Ensure you bring your ID, birth certificate, Social Security card, and any medical documents.
If you wear contacts or glasses, bring them with you, as well as a copy of your prescription.
You must also bring your USMEPCOM Form 680-3A-E, Request for Examination.
Once inside the facility, keep talking to a minimum.
You will be moving from station to station and required to focus on the questioning or task at hand.
Try to be professional and keep in mind that this is your interview before you sign your contract.
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Frequently Asked Questions
How long does the MEPS process take?
The MEPS process length depends on how many applicants are scheduled on the day you attend.
It can take anywhere from 6-8 hours to two days, although that is not as common.
It also depends on how prepared you are and if you have taken your ASVAB test prior to attending MEPS.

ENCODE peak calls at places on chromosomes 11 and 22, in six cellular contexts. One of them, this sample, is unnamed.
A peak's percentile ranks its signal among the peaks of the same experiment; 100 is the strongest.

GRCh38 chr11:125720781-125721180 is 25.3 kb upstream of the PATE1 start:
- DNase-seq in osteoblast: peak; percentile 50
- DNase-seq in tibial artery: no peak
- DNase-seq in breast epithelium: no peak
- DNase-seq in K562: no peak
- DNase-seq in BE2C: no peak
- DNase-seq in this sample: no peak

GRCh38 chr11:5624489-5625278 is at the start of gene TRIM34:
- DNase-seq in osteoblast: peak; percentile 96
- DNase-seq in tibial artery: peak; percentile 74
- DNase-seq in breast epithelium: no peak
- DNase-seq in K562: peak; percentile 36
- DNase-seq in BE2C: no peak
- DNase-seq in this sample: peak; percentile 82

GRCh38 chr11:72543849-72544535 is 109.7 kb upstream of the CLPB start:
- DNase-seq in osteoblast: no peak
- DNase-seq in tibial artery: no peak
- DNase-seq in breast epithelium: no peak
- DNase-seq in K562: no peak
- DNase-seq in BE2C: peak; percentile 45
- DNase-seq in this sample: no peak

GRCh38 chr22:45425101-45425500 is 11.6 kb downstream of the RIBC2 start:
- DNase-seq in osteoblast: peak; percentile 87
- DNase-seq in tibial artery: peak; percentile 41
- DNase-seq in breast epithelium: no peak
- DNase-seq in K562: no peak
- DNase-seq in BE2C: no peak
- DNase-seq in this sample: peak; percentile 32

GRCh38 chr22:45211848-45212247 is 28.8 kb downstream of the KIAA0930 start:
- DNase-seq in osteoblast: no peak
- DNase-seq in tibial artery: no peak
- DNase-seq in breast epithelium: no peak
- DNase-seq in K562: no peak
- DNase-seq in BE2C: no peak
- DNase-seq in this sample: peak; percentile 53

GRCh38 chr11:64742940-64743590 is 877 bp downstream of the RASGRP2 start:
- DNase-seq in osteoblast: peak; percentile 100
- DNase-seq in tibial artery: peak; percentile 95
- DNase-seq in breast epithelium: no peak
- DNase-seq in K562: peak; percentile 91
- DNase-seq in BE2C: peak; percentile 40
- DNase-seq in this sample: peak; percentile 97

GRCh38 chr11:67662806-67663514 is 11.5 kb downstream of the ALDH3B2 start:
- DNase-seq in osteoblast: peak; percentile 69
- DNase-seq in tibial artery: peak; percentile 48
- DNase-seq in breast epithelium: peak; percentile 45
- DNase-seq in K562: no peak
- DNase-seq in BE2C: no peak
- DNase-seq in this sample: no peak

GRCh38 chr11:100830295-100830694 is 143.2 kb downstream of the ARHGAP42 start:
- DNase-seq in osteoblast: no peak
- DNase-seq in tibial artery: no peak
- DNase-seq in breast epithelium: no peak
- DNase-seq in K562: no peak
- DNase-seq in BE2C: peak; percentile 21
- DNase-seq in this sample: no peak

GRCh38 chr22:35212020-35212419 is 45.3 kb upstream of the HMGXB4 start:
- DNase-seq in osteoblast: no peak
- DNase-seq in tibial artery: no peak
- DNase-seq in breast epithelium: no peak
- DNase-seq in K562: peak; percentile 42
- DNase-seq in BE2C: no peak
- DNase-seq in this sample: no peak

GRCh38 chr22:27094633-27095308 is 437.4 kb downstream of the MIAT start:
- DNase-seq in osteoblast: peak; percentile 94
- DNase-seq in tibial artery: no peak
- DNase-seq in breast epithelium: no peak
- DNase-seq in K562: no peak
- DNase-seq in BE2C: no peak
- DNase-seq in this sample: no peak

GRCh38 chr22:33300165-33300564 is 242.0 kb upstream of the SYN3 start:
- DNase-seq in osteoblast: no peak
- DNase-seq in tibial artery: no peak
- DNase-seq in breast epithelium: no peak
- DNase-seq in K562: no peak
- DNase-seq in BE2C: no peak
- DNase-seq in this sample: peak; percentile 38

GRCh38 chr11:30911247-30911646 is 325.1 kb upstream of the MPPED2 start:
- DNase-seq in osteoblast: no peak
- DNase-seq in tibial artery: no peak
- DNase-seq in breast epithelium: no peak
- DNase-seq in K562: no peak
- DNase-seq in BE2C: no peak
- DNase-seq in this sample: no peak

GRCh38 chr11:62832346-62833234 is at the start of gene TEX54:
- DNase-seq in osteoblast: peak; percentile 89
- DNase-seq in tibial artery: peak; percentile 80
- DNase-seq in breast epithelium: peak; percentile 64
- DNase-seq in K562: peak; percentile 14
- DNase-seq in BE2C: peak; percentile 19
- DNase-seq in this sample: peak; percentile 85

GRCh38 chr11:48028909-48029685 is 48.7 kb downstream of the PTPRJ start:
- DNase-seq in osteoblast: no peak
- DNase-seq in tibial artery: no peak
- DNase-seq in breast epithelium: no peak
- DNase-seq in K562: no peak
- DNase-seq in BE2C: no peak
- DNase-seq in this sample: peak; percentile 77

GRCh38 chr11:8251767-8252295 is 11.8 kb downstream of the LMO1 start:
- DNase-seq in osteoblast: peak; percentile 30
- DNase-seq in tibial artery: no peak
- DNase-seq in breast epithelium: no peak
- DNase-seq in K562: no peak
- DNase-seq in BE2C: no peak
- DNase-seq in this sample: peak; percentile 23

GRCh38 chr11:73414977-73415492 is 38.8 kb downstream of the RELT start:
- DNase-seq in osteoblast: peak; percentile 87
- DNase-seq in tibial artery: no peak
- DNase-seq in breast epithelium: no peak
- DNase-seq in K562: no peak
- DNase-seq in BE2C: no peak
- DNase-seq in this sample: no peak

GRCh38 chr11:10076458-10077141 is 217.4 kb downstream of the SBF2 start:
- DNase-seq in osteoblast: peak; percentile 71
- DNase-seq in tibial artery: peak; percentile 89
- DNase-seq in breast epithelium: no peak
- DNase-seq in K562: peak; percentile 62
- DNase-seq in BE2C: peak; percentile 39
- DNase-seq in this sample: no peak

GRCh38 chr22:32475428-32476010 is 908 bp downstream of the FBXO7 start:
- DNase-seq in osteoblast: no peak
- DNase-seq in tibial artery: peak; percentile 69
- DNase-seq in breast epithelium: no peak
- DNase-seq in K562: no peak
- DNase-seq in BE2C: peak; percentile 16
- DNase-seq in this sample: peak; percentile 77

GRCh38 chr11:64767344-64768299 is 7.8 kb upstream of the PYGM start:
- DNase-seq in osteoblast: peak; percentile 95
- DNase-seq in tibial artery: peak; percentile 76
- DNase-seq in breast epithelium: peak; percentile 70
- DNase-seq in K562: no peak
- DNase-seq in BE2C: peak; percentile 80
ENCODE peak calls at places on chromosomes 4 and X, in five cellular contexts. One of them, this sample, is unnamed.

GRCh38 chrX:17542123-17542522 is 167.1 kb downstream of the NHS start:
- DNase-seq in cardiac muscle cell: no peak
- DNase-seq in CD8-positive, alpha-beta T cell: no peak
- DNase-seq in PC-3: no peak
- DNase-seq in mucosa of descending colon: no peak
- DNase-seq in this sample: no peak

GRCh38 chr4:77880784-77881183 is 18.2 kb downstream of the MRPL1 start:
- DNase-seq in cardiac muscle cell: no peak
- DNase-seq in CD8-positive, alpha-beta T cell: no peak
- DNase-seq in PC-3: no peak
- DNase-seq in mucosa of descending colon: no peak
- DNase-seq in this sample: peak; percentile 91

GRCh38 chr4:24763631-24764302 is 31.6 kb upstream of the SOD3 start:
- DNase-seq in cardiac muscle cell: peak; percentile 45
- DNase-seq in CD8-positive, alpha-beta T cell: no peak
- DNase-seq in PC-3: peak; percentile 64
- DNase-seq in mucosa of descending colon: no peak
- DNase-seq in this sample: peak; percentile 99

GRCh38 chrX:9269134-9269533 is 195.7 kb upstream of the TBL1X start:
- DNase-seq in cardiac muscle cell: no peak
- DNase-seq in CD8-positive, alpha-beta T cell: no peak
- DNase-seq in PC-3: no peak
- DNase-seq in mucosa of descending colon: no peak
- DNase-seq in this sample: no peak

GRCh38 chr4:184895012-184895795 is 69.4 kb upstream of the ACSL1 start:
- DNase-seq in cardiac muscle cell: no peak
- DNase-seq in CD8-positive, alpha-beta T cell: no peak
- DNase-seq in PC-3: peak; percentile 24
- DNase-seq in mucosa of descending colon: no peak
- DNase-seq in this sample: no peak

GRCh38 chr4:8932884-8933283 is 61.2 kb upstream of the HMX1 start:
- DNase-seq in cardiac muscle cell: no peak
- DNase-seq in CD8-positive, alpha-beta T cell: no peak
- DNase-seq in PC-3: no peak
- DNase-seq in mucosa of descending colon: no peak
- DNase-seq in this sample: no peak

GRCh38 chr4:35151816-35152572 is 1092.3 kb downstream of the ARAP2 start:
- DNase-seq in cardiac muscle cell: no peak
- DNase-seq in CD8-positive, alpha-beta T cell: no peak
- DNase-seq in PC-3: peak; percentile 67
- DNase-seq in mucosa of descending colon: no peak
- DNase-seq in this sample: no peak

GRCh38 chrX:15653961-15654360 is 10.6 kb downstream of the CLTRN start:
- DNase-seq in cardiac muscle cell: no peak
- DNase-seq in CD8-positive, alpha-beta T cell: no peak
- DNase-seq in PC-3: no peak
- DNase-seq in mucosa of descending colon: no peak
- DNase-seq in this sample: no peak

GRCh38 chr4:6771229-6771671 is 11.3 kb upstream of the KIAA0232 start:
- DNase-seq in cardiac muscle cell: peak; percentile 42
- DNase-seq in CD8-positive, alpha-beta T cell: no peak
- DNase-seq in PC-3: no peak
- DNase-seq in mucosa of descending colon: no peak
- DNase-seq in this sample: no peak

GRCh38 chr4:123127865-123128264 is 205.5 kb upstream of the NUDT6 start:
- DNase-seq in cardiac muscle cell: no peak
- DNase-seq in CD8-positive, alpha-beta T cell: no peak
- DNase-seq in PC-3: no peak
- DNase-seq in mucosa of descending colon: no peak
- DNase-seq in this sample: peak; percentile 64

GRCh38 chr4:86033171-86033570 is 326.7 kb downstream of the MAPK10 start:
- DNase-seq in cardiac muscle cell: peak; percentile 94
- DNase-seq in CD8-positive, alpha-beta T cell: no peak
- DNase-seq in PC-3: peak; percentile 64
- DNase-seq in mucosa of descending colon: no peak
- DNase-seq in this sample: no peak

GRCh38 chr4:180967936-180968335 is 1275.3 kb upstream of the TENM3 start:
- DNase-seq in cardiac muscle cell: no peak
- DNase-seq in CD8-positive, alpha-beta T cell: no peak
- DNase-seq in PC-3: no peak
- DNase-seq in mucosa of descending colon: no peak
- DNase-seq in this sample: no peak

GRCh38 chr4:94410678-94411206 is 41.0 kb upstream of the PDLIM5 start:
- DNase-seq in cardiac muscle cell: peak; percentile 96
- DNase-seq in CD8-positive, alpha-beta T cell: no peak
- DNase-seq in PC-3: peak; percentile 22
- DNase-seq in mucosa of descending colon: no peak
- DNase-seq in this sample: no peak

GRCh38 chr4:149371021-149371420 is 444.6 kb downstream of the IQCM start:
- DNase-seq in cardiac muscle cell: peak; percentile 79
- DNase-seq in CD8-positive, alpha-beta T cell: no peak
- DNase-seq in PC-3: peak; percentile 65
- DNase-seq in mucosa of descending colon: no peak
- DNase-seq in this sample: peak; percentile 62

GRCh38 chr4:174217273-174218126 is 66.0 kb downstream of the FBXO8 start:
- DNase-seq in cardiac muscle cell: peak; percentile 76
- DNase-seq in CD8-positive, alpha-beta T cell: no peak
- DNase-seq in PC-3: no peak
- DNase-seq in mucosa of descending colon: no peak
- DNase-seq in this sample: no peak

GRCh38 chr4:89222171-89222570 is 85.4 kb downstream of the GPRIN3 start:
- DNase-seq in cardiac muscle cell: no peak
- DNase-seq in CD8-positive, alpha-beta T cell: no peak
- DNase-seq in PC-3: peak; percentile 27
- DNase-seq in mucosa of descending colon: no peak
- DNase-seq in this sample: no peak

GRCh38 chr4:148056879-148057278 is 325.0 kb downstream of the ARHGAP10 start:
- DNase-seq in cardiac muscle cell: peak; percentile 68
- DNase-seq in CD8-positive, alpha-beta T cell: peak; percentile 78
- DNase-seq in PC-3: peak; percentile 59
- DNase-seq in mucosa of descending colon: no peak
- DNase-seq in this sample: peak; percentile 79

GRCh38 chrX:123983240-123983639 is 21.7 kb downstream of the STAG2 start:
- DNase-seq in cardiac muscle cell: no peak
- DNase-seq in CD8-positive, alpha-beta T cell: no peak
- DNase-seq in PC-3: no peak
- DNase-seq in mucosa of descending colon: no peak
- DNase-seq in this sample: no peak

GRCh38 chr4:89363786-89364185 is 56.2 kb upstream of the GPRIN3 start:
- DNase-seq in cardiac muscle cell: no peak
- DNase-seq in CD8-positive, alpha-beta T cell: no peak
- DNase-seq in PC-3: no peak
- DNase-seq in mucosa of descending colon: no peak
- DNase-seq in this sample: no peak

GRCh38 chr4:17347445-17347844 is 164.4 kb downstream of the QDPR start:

Be prepared to be there for the entire day into the late evening.
Are there any special tests/considerations for female recruits at MEPS?
Yes, there are special tests and considerations for women.
When completing their physical, women will be taken to a private area.
Other considerations include having different height and weight requirements.
Female recruits are also required to take a pregnancy test at MEPS.
Can you have your phone at MEPS?
Yes, you can have your phone with you at MEPS.
However, they are only generally allowed in the waiting area and are not allowed in any testing area.
What happens if I fail MEPS?
In short, it really depends on the reason that you fail MEPS.